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Finally, at eight o'clock, Gretel bolted down the cold, foul-tasting lumps of rutabaga, fighting against her reflex to gag.
 
     
 
Gretel peeked up the stairs at him shyly. He was fat, and he could hardly stand up.
 
1
Minnesota Gothic
by Thomas M. Disch

Gretel was caught in the bright net of autumn—wandering vaguely in the golden, dying woods, vaguely uncertain where she was but not yet frightened, vaguely disobedient. Ripe gooseberries piled in her basket; the long grass drying. Autumn. She was seven years old.

The woods opened onto a vegetable garden. A scarecrow waved the raggedy stumps of his denim arms at the crows rustling in the cornstalk sheaves. Pumpkins and squash dotted the spent earth, as plump and self-sufficient as a convention of slum landlords. Further down the row, an old woman was rooting in the ground, mumbling to herself.

Gretel backed toward the wood. She was afraid. A strand of rusted barbwire snagged at her dress. The crows took to the air with graceless to-do. The woman pushed herself up and brushed back a tangle of greasy white hair. She squinted at Gretel, who began to cry.

"Little girl?" Her voice crackled like sticks of dry wood burning. "Little girl, come here. I give you some water, eh? You get lost in the woods."

Gretel tore her dress loose from the barb and stepped nervously around the fat pumpkins, tripping on their vines. Her fear, as is often the way with fear, made her go to the old woman, to the thing she feared.

"Yes, I know you," the old woman grated. "You live two houses down the road. I know your mother when she is little." She winked, as though they had shared an amusing secret. "How old are you?"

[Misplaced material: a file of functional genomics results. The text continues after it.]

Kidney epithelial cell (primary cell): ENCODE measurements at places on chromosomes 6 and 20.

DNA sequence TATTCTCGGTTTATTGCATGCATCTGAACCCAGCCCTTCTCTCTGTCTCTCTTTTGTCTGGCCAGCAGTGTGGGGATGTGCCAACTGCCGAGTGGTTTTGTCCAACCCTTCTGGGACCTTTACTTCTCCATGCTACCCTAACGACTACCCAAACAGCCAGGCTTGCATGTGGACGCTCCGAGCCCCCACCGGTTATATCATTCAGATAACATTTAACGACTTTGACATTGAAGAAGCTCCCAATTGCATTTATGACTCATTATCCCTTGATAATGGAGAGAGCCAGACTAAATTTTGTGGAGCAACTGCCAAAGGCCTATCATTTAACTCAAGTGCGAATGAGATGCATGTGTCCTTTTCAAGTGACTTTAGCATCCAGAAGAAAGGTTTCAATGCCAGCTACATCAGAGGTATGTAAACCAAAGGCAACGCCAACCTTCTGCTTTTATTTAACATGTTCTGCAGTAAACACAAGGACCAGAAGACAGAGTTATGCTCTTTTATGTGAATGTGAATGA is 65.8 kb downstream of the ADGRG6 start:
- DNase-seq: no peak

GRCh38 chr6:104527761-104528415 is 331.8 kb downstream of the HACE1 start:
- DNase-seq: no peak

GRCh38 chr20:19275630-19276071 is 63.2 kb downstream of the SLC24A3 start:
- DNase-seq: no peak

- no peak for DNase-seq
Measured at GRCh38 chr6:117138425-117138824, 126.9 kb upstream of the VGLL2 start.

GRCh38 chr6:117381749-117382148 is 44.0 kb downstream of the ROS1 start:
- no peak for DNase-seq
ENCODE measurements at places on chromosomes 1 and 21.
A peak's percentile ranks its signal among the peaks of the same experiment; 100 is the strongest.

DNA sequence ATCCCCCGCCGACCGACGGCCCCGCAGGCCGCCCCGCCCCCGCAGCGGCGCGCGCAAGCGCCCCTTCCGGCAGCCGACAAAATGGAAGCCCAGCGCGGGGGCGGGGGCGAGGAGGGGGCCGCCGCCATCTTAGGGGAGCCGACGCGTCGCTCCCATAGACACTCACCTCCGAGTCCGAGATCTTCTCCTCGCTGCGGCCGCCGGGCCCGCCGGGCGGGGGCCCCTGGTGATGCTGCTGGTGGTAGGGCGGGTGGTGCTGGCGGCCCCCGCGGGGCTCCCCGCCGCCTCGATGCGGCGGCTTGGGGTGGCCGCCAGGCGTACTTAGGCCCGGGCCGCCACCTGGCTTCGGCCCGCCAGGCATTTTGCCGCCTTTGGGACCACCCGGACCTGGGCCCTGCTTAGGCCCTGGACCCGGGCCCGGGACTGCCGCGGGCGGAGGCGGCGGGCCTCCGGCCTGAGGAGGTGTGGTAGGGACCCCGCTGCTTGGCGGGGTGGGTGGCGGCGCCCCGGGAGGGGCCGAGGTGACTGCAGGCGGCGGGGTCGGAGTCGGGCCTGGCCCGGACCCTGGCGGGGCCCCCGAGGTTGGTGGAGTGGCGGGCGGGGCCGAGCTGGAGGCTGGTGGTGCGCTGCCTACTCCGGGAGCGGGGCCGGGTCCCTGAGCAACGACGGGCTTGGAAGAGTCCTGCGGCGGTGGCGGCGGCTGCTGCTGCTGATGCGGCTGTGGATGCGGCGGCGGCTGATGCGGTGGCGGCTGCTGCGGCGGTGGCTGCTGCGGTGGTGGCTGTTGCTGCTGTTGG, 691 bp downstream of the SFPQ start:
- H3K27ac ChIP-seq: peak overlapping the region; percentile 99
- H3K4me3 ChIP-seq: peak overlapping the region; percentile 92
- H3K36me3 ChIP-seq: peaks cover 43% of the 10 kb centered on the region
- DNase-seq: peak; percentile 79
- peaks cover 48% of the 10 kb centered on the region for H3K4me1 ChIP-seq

Gretel opened her mouth but couldn't speak.

"You're only a little girl," the old woman went on, with a trace of contempt. "You know how old I am? A hundred years old!" She nodded her head vigorously. "I'm Minnie Haeckel."

Gretel had known who the woman was, although she had never seen her before. Whenever Gretel was especially bad or muddied her Sunday frock or wouldn't eat dinner, her mother would tell her what terrible things Old Minnie Haeckel did to naughty piglets who didn't eat cauliflower. Mother always concluded these revelations with the same warning: "You do it once more, and I'm going to take you to live with that old Minnie. It's just what you deserve." Now too, Gretel recognized the clapboard house with the peeling paint and, around it, the sheds—omens of a more thorough disintegration. The house was not as formidable viewed across the vegetable garden as it had seemed in brief glimpses from the car window, the white hulk looming behind a veil of dusty lilacs. It looked rather like the other old farmhouses along the gravel road—the Brandts', the Andersons'.